Colorado Ballot Initiative Would Earmark $300 Million for Affordable Housing
The money would go toward building both for-rent and for-purchase affordable housing through a range of mechanisms, including grants to local governments to build housing, gap funding for affordable-housing development projects, and loans for nonprofits. Residents of the resulting units wouldn’t pay more than 30 percent of their monthly income toward rent or a mortgage; people who pay more than 30 percent of their salaries on rent or mortgage each month are “cost-burdened,” according to the U.S. Department of Housing and Urban Development.
L.A. County’s historic General Hospital is set to be converted into affordable housing
The General Hospital project is part of the Restorative Care Village proposal, a county effort that began in 2017 with the goal of combining resources for homelessness, unemployment, mental health and substance abuse on the County-USC campus. Under the proposal, General Hospital could be overhauled to include 184 market-rate units and 371 affordable units.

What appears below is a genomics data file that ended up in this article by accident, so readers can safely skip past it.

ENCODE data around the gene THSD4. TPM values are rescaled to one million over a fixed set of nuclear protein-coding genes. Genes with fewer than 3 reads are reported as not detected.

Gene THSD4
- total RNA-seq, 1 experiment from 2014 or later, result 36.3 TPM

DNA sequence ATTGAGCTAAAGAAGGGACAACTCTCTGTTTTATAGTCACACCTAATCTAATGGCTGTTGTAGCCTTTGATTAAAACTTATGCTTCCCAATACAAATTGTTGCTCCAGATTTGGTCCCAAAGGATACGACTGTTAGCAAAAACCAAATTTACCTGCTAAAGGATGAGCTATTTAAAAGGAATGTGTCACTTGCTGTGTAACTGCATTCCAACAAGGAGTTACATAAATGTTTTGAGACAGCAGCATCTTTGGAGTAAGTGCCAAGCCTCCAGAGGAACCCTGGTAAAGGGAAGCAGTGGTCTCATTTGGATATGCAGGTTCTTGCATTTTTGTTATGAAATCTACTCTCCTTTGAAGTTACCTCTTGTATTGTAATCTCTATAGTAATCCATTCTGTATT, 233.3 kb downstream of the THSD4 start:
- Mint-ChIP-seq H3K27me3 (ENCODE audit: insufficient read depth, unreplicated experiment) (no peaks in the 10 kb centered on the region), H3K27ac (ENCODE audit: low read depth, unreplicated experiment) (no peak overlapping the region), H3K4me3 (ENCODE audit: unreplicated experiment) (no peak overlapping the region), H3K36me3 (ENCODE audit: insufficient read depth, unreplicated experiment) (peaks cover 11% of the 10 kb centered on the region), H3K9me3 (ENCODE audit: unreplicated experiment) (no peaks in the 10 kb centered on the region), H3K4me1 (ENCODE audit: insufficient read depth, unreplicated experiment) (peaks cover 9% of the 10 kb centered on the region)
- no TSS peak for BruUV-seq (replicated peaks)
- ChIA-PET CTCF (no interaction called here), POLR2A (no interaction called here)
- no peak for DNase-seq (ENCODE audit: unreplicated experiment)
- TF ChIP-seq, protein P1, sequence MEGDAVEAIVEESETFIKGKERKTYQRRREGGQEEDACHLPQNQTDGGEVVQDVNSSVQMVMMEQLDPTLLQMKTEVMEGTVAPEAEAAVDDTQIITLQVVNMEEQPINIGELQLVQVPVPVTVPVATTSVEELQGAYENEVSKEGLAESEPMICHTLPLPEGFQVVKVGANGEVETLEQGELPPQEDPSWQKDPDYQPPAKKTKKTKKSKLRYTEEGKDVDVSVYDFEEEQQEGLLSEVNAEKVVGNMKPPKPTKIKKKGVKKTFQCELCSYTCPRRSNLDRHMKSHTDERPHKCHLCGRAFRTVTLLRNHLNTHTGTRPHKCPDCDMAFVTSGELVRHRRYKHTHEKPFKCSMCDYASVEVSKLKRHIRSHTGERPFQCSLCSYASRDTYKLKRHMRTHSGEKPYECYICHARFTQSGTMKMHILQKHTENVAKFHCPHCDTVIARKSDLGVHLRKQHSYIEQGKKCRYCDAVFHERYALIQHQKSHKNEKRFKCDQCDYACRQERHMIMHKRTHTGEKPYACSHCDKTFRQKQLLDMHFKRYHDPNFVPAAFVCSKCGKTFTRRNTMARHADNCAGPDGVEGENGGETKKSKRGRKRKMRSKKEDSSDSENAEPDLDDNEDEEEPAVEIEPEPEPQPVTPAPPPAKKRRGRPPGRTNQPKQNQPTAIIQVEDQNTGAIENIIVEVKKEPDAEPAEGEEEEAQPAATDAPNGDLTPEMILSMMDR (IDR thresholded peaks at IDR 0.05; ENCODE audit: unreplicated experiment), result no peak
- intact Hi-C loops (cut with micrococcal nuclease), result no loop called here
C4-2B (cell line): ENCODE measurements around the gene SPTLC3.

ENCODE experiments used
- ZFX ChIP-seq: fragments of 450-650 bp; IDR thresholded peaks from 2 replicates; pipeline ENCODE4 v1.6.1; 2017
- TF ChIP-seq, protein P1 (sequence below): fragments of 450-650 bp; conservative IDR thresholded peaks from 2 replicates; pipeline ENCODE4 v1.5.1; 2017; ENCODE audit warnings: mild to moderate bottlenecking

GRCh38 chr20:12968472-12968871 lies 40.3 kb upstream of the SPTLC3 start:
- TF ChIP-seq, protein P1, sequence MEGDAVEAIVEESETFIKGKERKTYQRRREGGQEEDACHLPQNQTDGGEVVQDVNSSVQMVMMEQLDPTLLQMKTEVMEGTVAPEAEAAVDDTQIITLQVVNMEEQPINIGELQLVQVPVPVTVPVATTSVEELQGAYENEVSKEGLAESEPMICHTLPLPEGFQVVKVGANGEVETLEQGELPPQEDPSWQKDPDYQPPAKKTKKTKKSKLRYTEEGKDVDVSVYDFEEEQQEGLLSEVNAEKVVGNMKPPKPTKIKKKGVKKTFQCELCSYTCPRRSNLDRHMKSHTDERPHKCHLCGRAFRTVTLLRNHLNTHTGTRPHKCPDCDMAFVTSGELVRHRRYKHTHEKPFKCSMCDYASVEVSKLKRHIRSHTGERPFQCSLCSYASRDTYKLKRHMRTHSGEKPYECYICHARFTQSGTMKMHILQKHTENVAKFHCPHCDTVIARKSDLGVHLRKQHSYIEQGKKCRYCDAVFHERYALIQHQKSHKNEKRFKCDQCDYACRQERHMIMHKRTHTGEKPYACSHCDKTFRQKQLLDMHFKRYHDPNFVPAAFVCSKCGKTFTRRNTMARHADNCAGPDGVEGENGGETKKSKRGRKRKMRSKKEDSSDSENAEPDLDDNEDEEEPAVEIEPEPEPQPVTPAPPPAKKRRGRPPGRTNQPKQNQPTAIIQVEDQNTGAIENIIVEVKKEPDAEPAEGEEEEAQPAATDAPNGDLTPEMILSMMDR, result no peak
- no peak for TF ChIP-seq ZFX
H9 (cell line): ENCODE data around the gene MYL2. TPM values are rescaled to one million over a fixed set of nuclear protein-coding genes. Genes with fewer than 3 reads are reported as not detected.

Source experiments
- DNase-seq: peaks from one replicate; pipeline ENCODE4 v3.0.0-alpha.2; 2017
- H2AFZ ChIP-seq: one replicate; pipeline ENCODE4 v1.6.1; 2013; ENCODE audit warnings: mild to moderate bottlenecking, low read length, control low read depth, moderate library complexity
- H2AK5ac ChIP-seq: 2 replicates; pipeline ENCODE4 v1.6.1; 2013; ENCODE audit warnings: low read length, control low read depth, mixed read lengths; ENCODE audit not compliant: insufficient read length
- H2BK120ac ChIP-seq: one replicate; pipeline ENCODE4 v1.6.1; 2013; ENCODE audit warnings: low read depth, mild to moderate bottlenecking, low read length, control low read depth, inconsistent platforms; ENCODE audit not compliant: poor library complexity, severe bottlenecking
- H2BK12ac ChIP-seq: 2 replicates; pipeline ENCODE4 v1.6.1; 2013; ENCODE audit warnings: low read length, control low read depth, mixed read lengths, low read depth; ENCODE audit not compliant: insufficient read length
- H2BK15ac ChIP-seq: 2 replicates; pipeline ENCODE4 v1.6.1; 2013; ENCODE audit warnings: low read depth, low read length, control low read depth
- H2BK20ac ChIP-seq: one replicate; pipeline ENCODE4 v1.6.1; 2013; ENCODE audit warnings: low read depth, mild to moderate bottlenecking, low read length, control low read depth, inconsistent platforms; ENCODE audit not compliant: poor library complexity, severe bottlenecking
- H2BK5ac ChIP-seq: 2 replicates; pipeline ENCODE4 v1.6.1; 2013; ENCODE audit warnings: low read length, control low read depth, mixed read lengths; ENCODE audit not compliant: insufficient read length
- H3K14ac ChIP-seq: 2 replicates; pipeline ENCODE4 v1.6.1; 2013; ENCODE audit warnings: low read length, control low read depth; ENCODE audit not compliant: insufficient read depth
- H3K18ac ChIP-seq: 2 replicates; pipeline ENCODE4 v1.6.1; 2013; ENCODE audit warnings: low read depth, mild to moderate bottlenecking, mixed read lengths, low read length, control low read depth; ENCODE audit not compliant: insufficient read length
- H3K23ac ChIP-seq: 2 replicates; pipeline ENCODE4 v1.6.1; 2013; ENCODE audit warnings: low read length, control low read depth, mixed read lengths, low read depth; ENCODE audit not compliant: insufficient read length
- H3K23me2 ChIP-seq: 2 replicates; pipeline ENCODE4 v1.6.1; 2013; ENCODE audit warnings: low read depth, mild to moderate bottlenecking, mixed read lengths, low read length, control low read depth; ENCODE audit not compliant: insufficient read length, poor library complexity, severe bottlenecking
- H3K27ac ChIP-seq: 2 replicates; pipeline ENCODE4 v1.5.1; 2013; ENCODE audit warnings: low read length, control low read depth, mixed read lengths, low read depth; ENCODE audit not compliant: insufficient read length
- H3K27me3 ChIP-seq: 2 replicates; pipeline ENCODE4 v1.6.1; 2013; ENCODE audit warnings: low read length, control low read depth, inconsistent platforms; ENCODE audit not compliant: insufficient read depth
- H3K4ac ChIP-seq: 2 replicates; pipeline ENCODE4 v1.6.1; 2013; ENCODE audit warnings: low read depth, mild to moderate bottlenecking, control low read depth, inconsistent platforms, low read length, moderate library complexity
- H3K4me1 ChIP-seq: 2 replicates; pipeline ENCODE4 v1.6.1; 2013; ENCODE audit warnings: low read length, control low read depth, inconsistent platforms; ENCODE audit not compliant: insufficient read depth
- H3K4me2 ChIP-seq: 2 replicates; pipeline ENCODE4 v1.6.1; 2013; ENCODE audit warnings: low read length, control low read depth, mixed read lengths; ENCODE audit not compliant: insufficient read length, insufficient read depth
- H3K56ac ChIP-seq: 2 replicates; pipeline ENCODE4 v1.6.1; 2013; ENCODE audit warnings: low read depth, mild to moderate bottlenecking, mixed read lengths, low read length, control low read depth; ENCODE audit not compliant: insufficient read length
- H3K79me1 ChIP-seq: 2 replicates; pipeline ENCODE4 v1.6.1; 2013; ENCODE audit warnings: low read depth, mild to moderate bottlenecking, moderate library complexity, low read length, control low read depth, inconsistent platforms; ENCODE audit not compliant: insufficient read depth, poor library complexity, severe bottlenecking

From Los Angeles to New York, Underused Office Buildings Become Apartments Amid Housing Shortage
Office-to-residential conversions are occurring nationally as demand for office space fades. One Wall Street, the former home of Irving Trust bank, recently wrapped its five-year, $1.5 billion transformation into a condo building in lower Manhattan. It is now the biggest office-to-residential conversion in the city’s history. In Salt Lake City, Houston-based developer Hines plans to convert the 217,000-square-foot, 24-story South Temple Tower in downtown Salt Lake City into a 255-unit luxury apartment complex. Projects are also in the works in Dallas and Atlanta and in Tacoma, Washington, among other cities.
Can Mobile Homes Help Solve Our Affordable Housing Dilemma?